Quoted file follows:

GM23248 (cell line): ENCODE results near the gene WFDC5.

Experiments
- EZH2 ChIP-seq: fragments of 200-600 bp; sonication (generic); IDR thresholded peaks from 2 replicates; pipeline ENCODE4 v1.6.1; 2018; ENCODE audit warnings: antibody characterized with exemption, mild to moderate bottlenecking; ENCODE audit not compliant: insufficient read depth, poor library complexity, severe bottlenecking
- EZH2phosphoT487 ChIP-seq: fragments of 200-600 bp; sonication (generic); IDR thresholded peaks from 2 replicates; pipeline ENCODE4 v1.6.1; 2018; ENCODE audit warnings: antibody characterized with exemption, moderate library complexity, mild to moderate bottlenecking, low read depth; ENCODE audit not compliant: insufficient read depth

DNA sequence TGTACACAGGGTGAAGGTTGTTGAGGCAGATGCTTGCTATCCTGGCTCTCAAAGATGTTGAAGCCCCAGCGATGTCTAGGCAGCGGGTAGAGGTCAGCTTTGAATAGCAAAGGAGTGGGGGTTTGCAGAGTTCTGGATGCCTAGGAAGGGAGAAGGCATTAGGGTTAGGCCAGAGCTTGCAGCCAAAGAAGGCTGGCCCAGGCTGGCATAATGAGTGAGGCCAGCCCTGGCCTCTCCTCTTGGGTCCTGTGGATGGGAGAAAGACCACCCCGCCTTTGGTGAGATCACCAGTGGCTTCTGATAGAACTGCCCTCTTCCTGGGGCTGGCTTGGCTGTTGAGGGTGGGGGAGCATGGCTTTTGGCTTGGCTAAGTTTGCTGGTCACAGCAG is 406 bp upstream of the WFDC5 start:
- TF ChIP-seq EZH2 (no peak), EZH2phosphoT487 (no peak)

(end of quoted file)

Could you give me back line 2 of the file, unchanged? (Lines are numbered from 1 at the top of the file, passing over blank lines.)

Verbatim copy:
Experiments